Corporate assets owners, generally, are recognizing the significance of and are taking action to mitigate climate change. That is what the annual benchmark report published by Asset Owners Disclosure Project is revealing, which says that 60% of those asset owners with funds worth more than $27 trillion are being proactive.
That’s an 18% increase from the year before, with Europe and Australia leading the way, the report adds. But it goes on to say that 201 asset owners with $12.5 trillion in investments show “no evidence of any action on climate change.” North American and Asia and trailing behind the pack.
In the United States, low-carbon investments doubled over last year to $55 billion. That compares, for example, to $47 billion in the Netherlands that is a much smaller country. The report goes on to say that there is not a single asset owner in the Netherlands, Scandinavia or Ireland that is ignoring climate change.
“The Paris Agreement sent a clear message of global commitment to tackle climate change,” Julian Poulter, chief executive of the project said, in a statement. “Institutional investors are responding by rapidly scaling up action to tackle climate risk and seize opportunities in financing the low carbon economy.
“It is shocking that many pension funds and insurers are still ignoring climate risk and gambling with the savings and financial security of millions of people,” he added, when the report was released on Wednesday. “(T)heir exposure to market repricing grows significantly higher and a time may be approaching when it is too late to avoid portfolio losses.”
Of the 500 assets owners of all sizes that it surveyed, it labels 34 of them as “leaders” and 34 as “challengers” — the best classifications. And 44 of them are “learners.” But it also said that 187 of them are “bystanders” while 201 are “laggards.” The numbers are improving year-over-year.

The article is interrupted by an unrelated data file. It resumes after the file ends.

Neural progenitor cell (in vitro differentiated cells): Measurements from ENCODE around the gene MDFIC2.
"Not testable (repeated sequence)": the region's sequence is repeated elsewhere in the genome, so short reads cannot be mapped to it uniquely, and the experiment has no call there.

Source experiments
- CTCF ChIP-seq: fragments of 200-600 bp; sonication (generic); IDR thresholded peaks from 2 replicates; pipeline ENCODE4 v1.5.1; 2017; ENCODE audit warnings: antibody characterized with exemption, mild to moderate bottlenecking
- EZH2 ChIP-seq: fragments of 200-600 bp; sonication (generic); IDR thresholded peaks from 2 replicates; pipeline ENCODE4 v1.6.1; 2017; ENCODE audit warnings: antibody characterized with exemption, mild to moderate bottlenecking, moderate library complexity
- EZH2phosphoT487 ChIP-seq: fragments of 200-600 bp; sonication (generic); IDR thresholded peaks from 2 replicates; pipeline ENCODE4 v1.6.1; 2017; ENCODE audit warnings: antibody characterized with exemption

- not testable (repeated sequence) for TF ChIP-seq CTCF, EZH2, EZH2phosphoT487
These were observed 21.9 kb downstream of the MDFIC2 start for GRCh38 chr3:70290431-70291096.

The report also separates the asset owners from the asset managers, which are ahead of the curve. For example, 90% of asset managers incorporate climate change into their business strategies while 42% of asset owners do the same. And, 20% of assets managers try to figure out what the carbon emissions will be while 13% of asset owners do.
Implicit in the discussion is whether institutional investors that manage trillions should use their heft to force corporate asset owners to consider socially responsible investments that take into account, for example, carbon emissions and climate change. In the past, those investors have been effective in getting companies to listen and to act, although critics of those policies that the corporate fiduciaries are obliged to do what is in the financial interest of their participants.
“You can deny the science. But money talks. And it is the economics that is driving this,” says Anne Simpson, director of sustainability at the California Public Employees Retirement System (CalPERS) and a member of Investor Network on Climate Risk, on an earlier call. “The political process will work itself out. The markets will drive it.”
Last summer, many pension fund managers also wrote the U.S. Securities and Exchange Commission and asked it to institute stronger reporting requirements for sustainability risks such as climate change.
Prompting companies to gather data and to reveal their potential climate risks is part of a broader trend that is happening among the large institutional investors: environmental, social and governance concerns, which want to see more dollars allocated to ventures that go green. If companies hope to attract such investment, they would adjust their business strategies.
To that end, a separate analysis also released this week by the Energy Transitions Commission said that governments, investors and businesses must seize the opportunity to halve global carbon emissions by 2040 while also ensuring economic development and universal energy access.
It’s doable, it concludes, because the cost of renewables and batteries have fallen significantly while “rapid progress” is being made with such technologies as carbon capture and burial, hydrogen and bioenergy. As such, global regions where the creation and generation of infrastructure and electrification, respectively, are problematic could be good candidates for clean energy projects.
“We are ambitious but realistic. Despite the scale of the challenges facing us, we firmly believe the required transition is technically and economically achievable if immediate action is taken,” Adair Turner, chair of the Energy Transitions Commission said, in a statement.